Commercial Paint Color Names as Subject Matter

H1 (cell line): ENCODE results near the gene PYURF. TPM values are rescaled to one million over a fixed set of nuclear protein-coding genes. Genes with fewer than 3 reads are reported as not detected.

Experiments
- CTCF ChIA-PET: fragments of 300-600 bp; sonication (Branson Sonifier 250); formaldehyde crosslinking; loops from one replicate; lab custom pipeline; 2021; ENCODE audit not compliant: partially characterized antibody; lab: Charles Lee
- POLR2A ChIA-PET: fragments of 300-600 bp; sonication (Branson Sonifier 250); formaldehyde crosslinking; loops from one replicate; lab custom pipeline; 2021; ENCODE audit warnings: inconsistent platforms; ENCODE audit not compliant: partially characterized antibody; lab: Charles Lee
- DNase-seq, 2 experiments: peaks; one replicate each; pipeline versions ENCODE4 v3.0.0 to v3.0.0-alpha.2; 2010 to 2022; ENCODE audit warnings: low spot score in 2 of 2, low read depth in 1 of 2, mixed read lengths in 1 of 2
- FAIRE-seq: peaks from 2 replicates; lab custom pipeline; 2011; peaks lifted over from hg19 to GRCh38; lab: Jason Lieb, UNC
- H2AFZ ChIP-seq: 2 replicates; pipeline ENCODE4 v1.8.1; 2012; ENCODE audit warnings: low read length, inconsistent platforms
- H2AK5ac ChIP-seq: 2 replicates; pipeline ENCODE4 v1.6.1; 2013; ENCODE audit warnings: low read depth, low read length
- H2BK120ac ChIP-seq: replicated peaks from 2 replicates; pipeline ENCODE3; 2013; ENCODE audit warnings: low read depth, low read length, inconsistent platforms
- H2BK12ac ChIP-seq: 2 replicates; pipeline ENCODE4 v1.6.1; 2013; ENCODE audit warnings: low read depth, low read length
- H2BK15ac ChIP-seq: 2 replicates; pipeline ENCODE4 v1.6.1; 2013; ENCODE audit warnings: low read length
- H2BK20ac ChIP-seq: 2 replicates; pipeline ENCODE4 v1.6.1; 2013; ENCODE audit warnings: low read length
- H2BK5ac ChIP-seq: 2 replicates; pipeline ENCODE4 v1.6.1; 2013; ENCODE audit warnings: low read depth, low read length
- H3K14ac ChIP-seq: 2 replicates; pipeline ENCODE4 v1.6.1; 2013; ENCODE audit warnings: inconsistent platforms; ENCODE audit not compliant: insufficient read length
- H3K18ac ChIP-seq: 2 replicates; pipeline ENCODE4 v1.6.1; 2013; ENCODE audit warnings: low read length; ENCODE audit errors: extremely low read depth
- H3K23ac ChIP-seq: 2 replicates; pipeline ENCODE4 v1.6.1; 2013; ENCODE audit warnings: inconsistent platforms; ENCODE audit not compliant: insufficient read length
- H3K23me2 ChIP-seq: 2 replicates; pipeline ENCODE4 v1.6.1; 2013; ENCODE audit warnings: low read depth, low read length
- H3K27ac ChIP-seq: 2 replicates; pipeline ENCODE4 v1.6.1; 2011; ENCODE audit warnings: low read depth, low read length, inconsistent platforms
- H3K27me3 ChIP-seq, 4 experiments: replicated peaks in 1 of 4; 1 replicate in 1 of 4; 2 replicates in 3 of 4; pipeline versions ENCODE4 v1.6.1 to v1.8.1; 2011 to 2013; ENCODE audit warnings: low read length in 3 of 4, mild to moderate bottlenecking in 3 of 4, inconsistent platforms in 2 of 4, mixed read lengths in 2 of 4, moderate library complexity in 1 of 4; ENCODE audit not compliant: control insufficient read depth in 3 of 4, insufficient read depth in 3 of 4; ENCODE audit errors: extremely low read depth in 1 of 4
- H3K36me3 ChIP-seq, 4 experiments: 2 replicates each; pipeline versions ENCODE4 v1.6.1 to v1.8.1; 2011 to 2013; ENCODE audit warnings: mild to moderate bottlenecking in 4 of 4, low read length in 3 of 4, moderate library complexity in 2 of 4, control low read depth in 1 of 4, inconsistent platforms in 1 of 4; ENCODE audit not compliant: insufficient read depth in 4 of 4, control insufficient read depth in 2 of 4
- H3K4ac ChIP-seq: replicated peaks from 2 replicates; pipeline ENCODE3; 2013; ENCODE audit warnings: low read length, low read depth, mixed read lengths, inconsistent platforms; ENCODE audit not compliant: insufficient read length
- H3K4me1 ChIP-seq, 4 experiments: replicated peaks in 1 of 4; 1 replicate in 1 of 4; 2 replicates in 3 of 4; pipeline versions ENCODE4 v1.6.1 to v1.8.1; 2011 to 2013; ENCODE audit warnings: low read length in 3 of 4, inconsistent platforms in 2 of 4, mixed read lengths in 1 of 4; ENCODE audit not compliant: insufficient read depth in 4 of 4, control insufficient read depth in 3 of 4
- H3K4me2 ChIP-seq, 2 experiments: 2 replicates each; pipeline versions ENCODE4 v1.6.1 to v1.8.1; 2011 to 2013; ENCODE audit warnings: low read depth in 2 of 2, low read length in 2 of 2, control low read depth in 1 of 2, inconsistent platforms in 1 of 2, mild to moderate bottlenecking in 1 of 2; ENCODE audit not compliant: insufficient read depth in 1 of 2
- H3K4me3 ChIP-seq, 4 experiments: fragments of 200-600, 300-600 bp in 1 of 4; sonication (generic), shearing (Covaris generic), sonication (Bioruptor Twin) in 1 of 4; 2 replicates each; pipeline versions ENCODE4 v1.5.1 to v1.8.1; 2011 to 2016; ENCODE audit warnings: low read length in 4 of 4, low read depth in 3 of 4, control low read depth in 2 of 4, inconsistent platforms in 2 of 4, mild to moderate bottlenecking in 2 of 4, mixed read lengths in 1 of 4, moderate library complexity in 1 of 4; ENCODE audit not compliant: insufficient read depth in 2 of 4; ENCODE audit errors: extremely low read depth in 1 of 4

I was once led to consider the etymology of the word ‘painter.’ The workman and the artist cover surfaces with paint, but the counter forums which exist in this ancient action, painting, an archetype of art, have become more than utilitarian versus a form of expression. The post­internet circumstance is not just an interim in art history. It is a pandemic reaching every facet of our lives, and here lies a third, new category. Thanks to countless blogs and social sites like Pinterest, the internet has fostered an explosion of the DIY, ‘anyone can be an artist’ mentality. The products invented for consumers to carry out the construction of a semi­permanent environment are exposed to a typical marketing scheme in which various social demographics are targeted and captured. In this commercialized context, color has become an instrument for the simulation of a desired nicety, whether it be an object, idea or sentiment the consumer wishes to associate with. In that process, companies like BEHR, Valspar and Sherwin­Williams have participated in the commodification of color. I wish to exploit their efforts and explore them from the artist’s perspective. Rather than Phthalo, or Cadmium, I can choose a color called Lipstick, or Cactus Shadow. Doing so, I devised a system that appropriates these products, implementing them as cognitive readymades. Investigating the relationship between language and image, as those conceptualists before me, leads to questioning a thing’s actual identity. Each configuration relies on the implication of the verbiage, provided by the name of the paint colors. The stand­in shapes I assign for a color and its title are the result of a shallow Google image search, an act of participating in the empowerment of the internet, as the search engine has become our kind’s own oracle. These parameters highlight the importance of various modes of representation, while challenging the necessity of certain formal elements. Simple shapes are symbols, in conjunction with colors that trigger psychological effects, and words that are meant to provide familiarity and thus camaraderie. Using artifacts to present abstract ephemera, ​the work contains content directly related to the study of consumer culture and acknowledges the mutable reality that modernity has bestowed upon us.